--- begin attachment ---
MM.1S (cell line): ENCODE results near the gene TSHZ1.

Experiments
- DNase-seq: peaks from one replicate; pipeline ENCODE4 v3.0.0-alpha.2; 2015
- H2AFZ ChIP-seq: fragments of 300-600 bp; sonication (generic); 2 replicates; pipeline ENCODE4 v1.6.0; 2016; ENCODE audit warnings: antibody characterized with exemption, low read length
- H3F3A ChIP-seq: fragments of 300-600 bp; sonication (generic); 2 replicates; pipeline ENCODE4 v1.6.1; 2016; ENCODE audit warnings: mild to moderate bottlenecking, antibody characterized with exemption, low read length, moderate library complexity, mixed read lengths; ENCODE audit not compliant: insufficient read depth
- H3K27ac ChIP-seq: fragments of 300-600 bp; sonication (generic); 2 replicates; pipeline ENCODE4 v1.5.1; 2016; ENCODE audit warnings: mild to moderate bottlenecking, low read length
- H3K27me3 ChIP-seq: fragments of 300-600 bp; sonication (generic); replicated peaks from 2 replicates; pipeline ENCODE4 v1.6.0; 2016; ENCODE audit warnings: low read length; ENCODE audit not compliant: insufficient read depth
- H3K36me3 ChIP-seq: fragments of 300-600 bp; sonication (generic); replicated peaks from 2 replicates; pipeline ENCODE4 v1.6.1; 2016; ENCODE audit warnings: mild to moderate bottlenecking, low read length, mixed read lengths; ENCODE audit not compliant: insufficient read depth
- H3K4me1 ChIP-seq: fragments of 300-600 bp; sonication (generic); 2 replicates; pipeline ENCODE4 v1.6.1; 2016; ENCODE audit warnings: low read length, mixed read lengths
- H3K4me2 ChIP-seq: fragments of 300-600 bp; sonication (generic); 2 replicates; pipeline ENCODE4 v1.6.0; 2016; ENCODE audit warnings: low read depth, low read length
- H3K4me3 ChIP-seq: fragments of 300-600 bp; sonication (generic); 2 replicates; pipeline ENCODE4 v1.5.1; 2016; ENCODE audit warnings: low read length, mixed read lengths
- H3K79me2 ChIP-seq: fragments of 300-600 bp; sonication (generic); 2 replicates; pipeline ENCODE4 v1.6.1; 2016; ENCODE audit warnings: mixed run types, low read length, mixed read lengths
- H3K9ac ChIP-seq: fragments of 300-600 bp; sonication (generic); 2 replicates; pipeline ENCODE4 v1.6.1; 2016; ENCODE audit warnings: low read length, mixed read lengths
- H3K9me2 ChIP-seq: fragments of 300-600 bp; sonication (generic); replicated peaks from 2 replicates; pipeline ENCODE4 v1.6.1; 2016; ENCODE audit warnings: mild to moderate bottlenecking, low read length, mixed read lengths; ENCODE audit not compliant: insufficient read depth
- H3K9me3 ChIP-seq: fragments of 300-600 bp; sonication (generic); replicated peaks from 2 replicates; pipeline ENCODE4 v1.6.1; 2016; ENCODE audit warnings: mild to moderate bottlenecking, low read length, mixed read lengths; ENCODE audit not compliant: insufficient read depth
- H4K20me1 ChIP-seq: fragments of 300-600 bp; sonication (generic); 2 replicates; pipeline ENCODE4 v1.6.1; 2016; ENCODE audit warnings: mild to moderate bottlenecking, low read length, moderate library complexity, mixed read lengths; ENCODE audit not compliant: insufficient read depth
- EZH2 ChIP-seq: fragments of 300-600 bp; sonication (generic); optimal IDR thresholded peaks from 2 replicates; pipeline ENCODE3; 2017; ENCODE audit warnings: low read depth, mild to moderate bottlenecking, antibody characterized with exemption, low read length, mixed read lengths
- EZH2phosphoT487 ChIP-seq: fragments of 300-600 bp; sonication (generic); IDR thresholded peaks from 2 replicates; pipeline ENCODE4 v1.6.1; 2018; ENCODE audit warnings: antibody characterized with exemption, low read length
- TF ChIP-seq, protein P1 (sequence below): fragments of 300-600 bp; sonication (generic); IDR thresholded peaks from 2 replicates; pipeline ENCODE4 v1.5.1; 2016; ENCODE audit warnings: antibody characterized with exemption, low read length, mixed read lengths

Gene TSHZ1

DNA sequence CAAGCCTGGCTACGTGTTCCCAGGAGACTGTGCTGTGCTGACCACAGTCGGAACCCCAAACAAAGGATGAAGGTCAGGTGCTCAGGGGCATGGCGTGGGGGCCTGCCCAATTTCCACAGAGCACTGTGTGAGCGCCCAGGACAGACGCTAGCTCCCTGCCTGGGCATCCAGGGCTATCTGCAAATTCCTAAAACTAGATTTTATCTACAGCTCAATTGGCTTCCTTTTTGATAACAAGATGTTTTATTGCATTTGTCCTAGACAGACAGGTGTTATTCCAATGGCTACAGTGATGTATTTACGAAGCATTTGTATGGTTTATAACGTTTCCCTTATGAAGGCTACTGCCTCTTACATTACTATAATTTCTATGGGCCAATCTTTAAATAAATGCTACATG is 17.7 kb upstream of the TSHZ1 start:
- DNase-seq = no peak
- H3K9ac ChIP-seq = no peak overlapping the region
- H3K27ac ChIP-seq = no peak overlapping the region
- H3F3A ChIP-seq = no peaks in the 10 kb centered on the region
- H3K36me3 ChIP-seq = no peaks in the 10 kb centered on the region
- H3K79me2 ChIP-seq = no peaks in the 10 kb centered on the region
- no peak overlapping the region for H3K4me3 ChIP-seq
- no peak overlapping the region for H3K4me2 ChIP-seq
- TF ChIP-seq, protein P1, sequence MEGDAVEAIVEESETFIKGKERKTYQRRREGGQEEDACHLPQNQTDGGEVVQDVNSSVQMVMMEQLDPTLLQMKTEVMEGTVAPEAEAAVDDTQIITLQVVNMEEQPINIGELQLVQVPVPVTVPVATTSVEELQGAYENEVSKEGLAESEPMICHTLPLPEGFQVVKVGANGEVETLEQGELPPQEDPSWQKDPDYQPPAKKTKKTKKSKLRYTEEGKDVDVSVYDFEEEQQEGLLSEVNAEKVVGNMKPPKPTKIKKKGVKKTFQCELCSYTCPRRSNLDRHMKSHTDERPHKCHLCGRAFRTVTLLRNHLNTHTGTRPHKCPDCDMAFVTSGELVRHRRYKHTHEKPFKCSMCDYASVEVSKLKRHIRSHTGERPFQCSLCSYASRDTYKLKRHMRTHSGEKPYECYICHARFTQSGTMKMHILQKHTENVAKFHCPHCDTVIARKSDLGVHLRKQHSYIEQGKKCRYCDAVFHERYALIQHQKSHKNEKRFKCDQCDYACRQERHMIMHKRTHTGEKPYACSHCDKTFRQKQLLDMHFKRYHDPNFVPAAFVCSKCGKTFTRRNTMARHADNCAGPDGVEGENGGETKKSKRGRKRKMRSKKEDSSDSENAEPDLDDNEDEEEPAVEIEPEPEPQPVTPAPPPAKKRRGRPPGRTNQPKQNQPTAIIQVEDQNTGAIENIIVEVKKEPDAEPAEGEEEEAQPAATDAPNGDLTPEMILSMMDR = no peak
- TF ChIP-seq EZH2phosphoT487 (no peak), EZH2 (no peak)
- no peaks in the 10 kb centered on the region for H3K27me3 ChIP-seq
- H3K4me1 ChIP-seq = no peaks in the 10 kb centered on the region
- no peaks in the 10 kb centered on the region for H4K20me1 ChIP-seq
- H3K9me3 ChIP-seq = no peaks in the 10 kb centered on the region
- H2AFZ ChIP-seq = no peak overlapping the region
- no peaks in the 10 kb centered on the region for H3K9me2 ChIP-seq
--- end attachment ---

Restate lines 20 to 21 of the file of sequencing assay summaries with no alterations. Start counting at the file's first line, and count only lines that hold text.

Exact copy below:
Gene TSHZ1

DNA sequence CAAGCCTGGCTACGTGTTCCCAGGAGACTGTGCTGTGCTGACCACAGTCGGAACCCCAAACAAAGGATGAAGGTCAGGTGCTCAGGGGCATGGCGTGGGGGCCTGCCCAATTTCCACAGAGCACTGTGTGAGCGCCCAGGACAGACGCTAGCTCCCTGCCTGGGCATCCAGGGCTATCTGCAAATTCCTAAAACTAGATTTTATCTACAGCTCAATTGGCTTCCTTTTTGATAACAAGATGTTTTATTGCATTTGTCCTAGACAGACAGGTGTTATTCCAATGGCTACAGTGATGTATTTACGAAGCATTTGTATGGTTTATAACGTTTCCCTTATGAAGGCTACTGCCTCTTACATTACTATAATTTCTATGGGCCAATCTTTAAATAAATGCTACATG is 17.7 kb upstream of the TSHZ1 start: